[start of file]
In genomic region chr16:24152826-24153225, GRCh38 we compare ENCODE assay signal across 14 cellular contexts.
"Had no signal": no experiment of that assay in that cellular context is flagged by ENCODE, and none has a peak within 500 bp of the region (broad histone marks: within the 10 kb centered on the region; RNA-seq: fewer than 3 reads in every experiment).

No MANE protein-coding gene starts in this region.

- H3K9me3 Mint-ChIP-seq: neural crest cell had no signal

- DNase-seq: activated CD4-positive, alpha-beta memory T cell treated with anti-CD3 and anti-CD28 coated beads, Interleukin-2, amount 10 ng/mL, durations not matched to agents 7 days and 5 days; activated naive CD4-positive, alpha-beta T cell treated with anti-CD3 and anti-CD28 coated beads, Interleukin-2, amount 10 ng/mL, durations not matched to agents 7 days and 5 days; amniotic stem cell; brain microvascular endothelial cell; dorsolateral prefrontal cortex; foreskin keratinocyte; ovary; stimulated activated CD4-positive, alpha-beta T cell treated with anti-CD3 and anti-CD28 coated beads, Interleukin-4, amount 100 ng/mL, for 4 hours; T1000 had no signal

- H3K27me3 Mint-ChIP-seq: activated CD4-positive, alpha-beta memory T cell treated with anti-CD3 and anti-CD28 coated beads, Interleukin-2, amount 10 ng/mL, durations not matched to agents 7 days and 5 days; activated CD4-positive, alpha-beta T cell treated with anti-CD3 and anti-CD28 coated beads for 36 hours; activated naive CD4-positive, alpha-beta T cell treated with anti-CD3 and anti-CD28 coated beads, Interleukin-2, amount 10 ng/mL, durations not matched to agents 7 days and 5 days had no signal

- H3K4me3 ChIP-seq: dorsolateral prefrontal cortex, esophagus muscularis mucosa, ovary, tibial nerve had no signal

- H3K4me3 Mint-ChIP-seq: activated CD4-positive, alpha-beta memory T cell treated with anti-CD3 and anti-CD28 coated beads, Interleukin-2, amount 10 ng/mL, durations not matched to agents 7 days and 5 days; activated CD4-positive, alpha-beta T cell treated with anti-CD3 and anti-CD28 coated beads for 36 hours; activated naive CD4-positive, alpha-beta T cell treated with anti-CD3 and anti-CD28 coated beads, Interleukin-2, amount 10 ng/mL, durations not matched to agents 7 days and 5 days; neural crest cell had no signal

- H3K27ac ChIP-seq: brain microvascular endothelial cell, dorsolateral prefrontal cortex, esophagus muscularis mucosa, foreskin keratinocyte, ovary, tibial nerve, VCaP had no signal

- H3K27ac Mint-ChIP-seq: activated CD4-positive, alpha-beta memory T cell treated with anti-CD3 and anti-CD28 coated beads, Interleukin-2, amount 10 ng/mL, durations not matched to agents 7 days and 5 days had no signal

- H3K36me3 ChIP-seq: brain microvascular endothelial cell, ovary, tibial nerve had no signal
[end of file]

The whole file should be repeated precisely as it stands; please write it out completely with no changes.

In genomic region chr16:24152826-24153225, GRCh38 we compare ENCODE assay signal across 14 cellular contexts.
"Had no signal": no experiment of that assay in that cellular context is flagged by ENCODE, and none has a peak within 500 bp of the region (broad histone marks: within the 10 kb centered on the region; RNA-seq: fewer than 3 reads in every experiment).

No MANE protein-coding gene starts in this region.

- H3K9me3 Mint-ChIP-seq: neural crest cell had no signal

- DNase-seq: activated CD4-positive, alpha-beta memory T cell treated with anti-CD3 and anti-CD28 coated beads, Interleukin-2, amount 10 ng/mL, durations not matched to agents 7 days and 5 days; activated naive CD4-positive, alpha-beta T cell treated with anti-CD3 and anti-CD28 coated beads, Interleukin-2, amount 10 ng/mL, durations not matched to agents 7 days and 5 days; amniotic stem cell; brain microvascular endothelial cell; dorsolateral prefrontal cortex; foreskin keratinocyte; ovary; stimulated activated CD4-positive, alpha-beta T cell treated with anti-CD3 and anti-CD28 coated beads, Interleukin-4, amount 100 ng/mL, for 4 hours; T1000 had no signal

- H3K27me3 Mint-ChIP-seq: activated CD4-positive, alpha-beta memory T cell treated with anti-CD3 and anti-CD28 coated beads, Interleukin-2, amount 10 ng/mL, durations not matched to agents 7 days and 5 days; activated CD4-positive, alpha-beta T cell treated with anti-CD3 and anti-CD28 coated beads for 36 hours; activated naive CD4-positive, alpha-beta T cell treated with anti-CD3 and anti-CD28 coated beads, Interleukin-2, amount 10 ng/mL, durations not matched to agents 7 days and 5 days had no signal

- H3K4me3 ChIP-seq: dorsolateral prefrontal cortex, esophagus muscularis mucosa, ovary, tibial nerve had no signal

- H3K4me3 Mint-ChIP-seq: activated CD4-positive, alpha-beta memory T cell treated with anti-CD3 and anti-CD28 coated beads, Interleukin-2, amount 10 ng/mL, durations not matched to agents 7 days and 5 days; activated CD4-positive, alpha-beta T cell treated with anti-CD3 and anti-CD28 coated beads for 36 hours; activated naive CD4-positive, alpha-beta T cell treated with anti-CD3 and anti-CD28 coated beads, Interleukin-2, amount 10 ng/mL, durations not matched to agents 7 days and 5 days; neural crest cell had no signal

- H3K27ac ChIP-seq: brain microvascular endothelial cell, dorsolateral prefrontal cortex, esophagus muscularis mucosa, foreskin keratinocyte, ovary, tibial nerve, VCaP had no signal

- H3K27ac Mint-ChIP-seq: activated CD4-positive, alpha-beta memory T cell treated with anti-CD3 and anti-CD28 coated beads, Interleukin-2, amount 10 ng/mL, durations not matched to agents 7 days and 5 days had no signal

- H3K36me3 ChIP-seq: brain microvascular endothelial cell, ovary, tibial nerve had no signal